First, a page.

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NFT Platform OpenSea Fails to Prevent Security Issues -Breaking


NFT Platform OpenSea fails to prevent security issues
  • A team of white-hat hackers discovered vulnerabilities in OpenSea’s smart contracts.
  • OpenSea has not identified any significant flaws in the code of its software to reduce platform risks.

Every cryptocurrency transaction is about security. Bad actors are often motivated by high returns to exploit the blockchain bugs. So companies offer generous bounties to anyone who discovers bugs in their codes.

OpenSea has another bug

OpenSea, the largest NFT marketplace by trade volume, hasn’t learned from its mistakes and has not been actively seeking out platform bugs which could severely affect users’ investments.

Twitter (NYSE:) user F*****GRUG, who develops and builds smart contracts for NFT and Web 3.0 as part of RUG.TECH, identified some potentially platform ending code on OpenSea.

The error, as described by the developer, indicated that the bug made it “possible to mint NFTs that appear to be created by any ETH wallet you choose,” without consent, or any approval from the wallet owner.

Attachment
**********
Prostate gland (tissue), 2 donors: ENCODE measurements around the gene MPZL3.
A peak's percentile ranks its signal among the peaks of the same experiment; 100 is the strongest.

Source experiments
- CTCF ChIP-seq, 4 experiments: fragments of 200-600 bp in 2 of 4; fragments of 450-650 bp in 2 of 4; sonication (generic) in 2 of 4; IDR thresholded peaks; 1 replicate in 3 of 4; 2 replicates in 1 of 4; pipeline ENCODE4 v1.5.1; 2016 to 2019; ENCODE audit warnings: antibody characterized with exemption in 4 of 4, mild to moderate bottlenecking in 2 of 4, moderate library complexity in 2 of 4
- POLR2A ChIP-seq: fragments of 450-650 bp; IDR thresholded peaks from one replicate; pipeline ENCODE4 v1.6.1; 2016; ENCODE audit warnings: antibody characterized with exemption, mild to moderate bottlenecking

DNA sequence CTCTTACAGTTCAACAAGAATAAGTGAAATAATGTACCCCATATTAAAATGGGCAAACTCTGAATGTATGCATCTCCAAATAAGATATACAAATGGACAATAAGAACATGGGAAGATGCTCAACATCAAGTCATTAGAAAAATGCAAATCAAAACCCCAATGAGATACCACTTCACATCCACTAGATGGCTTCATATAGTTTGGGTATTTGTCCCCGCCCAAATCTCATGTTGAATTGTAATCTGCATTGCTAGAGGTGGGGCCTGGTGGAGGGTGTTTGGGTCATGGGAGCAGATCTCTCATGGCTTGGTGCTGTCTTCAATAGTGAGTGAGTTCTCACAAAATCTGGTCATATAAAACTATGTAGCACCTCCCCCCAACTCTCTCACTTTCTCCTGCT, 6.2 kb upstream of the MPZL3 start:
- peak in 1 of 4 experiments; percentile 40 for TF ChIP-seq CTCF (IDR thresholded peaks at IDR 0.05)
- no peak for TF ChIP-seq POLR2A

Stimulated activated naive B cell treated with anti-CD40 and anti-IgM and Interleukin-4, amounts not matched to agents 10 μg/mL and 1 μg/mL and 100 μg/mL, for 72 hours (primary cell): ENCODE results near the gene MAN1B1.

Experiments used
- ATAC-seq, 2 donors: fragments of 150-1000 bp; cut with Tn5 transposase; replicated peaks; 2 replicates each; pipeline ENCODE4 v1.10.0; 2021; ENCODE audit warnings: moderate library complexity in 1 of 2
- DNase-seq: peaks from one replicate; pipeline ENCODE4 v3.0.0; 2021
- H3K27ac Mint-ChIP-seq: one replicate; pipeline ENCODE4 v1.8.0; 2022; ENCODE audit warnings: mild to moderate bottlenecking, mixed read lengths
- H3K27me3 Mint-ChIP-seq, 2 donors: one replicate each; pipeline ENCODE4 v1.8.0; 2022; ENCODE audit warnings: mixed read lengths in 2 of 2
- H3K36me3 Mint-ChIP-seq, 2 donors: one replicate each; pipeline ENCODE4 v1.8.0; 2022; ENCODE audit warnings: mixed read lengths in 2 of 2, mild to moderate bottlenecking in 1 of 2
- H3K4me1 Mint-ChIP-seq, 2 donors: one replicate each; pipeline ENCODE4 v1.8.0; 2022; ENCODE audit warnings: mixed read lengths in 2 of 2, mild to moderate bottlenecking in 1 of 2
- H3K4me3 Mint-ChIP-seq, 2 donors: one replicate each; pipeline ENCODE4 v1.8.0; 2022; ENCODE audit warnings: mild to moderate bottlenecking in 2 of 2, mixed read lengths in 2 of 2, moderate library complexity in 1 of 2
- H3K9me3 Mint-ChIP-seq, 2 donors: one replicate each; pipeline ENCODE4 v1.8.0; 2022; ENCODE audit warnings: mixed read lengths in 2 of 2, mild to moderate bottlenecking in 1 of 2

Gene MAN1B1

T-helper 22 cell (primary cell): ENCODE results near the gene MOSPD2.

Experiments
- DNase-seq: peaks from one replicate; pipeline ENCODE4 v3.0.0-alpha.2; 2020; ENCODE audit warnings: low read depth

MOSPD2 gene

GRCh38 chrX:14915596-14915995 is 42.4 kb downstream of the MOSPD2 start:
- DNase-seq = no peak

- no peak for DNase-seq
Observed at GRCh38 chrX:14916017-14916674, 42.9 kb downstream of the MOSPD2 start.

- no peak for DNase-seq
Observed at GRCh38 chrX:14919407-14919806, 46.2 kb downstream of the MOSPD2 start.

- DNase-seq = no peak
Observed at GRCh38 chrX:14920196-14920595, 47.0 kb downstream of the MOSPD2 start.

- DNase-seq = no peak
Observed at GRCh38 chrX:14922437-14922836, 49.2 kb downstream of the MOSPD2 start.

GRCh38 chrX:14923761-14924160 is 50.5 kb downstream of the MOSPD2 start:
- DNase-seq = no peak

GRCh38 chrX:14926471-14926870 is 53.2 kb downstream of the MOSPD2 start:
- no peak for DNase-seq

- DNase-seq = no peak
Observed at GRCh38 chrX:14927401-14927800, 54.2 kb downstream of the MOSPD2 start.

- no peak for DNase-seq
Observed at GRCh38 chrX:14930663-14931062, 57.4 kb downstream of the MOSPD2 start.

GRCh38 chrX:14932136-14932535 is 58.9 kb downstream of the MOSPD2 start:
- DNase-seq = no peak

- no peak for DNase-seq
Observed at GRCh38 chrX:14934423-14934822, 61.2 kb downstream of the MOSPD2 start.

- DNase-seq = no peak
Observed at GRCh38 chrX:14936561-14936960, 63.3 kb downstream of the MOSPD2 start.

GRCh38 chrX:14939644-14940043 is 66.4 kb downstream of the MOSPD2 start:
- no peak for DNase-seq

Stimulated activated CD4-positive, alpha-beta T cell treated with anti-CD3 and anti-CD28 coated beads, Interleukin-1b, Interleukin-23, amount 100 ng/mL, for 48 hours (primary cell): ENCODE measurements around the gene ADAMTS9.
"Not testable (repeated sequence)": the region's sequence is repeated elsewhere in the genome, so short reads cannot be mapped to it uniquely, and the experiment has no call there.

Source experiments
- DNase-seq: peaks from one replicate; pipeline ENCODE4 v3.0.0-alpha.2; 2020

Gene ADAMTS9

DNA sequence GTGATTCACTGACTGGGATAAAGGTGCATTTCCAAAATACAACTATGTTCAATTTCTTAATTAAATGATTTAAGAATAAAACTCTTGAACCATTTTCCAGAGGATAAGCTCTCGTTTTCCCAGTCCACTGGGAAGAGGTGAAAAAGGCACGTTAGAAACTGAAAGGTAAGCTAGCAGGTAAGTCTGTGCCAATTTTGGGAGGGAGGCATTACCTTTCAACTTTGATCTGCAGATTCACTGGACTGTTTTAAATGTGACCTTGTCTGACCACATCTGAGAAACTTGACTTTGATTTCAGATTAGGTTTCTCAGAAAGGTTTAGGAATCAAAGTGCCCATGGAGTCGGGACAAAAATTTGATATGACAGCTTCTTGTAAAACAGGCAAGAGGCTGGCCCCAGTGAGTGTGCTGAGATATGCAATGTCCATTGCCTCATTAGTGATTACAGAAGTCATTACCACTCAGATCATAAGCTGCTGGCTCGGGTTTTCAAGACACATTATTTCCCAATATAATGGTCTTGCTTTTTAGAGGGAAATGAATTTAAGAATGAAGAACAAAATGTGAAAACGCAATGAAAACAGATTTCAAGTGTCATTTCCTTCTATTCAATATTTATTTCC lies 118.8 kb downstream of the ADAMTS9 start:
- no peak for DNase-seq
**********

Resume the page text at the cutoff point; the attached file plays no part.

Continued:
He further underlined that, if such a bug were to be exploited, bad actors could create fake blue-chip NFTs (think BAYC), creating a “frenzy,” and ultimately draining millions, if not hundreds of millions.

A typical OpenSea Response

Developers typically reward those who identify their platform’s bugs with a bounty. OpenSea provided a 3ETH bounty for this vulnerability and promised a second reward due to its critical nature. OpenSea pulled the bonus offer but the developers helped with troubleshooting.

In a screenshot of the email, Daniel Roelker stressed that the developer’s reports “fall in line with a lot” of their fraud efforts, indicating it does not solve the “collection owners vs. creators.”

To The Flipside

  • OpenSea doesn’t actively seek out critical bugs within the code as other crypto-related platforms do.
  • OpenSea sales totals more than $10 billion over its lifetime.

What are the reasons to care?

OpenSea has faced criticism in the past for insider trading, and another bug that allowed bad actors to steal users’ crypto after creating malware-like NFTs.

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Mike Robinson
Mike covers the financial, utilities and biotechnology sectors for Street Register. He has been writing about investment and personal finance topics for almost 12 years. Mike has an MBA in Finance from Wake Forest University.